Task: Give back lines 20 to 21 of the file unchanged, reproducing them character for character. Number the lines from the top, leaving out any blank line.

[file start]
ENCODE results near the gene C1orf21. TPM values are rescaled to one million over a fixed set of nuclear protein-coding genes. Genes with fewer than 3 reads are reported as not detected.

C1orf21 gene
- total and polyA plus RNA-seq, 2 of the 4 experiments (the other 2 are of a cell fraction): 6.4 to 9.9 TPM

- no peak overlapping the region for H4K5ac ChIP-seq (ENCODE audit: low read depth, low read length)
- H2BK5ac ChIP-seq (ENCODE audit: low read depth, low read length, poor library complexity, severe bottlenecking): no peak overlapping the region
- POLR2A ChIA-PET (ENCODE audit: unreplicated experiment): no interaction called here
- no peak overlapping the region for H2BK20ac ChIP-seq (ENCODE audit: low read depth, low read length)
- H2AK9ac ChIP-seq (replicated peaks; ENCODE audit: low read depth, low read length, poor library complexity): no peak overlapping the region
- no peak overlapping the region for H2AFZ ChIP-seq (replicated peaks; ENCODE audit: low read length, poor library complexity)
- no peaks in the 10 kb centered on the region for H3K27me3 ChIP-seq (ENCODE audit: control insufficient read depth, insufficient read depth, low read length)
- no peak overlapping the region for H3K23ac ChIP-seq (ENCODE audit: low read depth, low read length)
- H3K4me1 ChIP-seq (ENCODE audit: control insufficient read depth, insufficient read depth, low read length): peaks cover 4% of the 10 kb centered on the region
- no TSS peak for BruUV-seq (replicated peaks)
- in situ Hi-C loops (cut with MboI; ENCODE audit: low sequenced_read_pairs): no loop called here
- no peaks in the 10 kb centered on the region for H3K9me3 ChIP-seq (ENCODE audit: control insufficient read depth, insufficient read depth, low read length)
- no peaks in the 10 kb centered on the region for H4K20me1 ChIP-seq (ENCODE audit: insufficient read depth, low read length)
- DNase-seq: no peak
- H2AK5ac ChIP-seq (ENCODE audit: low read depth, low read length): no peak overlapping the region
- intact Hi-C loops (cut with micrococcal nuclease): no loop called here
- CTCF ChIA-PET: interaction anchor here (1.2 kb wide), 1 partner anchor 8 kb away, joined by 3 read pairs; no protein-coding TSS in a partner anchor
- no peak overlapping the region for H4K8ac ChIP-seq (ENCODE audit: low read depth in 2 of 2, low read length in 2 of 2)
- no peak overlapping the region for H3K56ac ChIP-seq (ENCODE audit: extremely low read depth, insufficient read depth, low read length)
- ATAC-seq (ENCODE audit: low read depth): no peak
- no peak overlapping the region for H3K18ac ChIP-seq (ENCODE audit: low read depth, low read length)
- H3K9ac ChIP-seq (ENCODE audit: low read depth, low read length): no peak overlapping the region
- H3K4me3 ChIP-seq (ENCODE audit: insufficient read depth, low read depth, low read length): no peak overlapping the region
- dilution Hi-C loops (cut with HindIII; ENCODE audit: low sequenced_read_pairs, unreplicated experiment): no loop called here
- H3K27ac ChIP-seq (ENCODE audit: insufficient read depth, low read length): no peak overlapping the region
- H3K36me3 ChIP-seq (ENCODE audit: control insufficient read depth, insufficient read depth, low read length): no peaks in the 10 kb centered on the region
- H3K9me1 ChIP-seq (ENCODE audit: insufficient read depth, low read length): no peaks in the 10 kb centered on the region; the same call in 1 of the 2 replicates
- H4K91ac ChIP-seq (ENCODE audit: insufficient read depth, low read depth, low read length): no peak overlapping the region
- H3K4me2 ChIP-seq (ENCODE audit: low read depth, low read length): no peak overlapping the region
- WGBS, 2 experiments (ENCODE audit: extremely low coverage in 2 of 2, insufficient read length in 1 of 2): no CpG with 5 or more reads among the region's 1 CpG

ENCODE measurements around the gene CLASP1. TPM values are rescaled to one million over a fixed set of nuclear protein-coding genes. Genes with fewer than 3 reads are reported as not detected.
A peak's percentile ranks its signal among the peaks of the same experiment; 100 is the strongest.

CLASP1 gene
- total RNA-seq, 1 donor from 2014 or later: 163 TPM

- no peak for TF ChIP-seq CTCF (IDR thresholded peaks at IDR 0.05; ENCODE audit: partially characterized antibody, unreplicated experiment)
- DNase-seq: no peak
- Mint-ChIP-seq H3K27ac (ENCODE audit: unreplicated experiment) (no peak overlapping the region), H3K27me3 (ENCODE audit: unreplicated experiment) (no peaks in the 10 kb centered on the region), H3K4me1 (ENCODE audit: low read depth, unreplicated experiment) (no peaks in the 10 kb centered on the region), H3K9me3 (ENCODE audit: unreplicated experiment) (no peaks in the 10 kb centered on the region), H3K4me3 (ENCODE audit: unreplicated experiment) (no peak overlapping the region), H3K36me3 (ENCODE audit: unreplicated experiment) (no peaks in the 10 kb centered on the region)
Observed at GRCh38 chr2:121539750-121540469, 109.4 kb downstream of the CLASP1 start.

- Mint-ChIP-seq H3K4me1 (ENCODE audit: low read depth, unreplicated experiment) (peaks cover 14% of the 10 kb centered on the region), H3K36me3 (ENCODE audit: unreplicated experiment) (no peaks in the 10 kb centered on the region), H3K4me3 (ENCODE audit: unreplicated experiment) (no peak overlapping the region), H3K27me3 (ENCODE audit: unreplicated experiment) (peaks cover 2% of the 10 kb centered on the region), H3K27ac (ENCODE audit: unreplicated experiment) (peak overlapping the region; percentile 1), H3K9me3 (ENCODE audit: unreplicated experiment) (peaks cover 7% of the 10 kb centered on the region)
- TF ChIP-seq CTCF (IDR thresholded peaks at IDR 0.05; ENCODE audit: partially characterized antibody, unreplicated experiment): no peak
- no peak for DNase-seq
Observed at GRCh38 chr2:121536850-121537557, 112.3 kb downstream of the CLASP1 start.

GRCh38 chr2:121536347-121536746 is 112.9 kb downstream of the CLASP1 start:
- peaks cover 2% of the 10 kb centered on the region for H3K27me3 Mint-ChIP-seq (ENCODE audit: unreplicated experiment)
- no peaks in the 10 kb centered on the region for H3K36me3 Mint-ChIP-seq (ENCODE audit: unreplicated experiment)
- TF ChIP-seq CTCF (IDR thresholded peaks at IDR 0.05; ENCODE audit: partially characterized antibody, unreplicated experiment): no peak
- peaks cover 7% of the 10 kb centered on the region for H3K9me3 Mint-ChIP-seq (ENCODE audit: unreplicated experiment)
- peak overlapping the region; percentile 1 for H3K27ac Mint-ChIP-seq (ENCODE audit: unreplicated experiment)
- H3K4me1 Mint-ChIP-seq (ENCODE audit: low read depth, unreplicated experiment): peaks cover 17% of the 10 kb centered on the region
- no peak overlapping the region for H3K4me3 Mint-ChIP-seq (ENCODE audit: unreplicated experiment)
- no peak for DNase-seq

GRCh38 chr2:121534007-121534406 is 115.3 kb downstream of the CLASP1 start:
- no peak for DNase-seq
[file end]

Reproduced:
- CTCF ChIA-PET: interaction anchor here (1.2 kb wide), 1 partner anchor 8 kb away, joined by 3 read pairs; no protein-coding TSS in a partner anchor
- no peak overlapping the region for H4K8ac ChIP-seq (ENCODE audit: low read depth in 2 of 2, low read length in 2 of 2)